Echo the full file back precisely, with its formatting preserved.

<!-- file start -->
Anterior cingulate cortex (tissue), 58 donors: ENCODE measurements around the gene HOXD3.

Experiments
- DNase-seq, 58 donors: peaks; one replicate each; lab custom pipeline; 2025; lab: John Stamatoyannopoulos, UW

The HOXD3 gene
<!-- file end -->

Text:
Anterior cingulate cortex (tissue), 58 donors: ENCODE measurements around the gene HOXD3.

Experiments
- DNase-seq, 58 donors: peaks; one replicate each; lab custom pipeline; 2025; lab: John Stamatoyannopoulos, UW

The HOXD3 gene